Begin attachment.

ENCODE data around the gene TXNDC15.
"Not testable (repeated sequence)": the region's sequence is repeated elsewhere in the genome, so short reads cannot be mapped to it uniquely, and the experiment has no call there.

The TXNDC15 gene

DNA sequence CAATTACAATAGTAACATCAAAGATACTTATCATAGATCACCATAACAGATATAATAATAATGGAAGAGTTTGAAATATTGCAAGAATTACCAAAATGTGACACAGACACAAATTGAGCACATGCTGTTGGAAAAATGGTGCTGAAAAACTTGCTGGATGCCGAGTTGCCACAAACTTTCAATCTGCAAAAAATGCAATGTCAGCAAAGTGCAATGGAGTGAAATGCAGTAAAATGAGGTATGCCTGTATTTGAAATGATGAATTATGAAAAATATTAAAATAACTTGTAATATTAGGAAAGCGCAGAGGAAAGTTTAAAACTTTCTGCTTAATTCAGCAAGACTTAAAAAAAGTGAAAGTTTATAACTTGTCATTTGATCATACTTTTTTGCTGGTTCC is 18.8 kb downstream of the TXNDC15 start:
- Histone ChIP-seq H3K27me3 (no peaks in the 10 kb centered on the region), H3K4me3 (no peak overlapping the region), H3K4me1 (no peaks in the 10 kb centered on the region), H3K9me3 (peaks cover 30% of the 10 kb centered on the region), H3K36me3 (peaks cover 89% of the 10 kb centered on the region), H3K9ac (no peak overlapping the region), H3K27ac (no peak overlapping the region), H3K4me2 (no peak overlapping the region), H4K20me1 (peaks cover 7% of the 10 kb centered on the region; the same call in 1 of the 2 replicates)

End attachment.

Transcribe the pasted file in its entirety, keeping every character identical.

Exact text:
ENCODE data around the gene TXNDC15.
"Not testable (repeated sequence)": the region's sequence is repeated elsewhere in the genome, so short reads cannot be mapped to it uniquely, and the experiment has no call there.

The TXNDC15 gene

DNA sequence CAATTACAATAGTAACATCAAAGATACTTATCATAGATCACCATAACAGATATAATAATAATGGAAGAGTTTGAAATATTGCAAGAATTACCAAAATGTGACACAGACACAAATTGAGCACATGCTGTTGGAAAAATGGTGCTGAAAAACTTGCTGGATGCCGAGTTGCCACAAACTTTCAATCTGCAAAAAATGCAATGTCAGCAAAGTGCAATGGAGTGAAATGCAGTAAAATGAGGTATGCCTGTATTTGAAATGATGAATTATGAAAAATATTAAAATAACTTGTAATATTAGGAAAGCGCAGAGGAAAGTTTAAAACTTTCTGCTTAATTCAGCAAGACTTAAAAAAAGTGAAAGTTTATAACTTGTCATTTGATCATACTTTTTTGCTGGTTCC is 18.8 kb downstream of the TXNDC15 start:
- Histone ChIP-seq H3K27me3 (no peaks in the 10 kb centered on the region), H3K4me3 (no peak overlapping the region), H3K4me1 (no peaks in the 10 kb centered on the region), H3K9me3 (peaks cover 30% of the 10 kb centered on the region), H3K36me3 (peaks cover 89% of the 10 kb centered on the region), H3K9ac (no peak overlapping the region), H3K27ac (no peak overlapping the region), H3K4me2 (no peak overlapping the region), H4K20me1 (peaks cover 7% of the 10 kb centered on the region; the same call in 1 of the 2 replicates)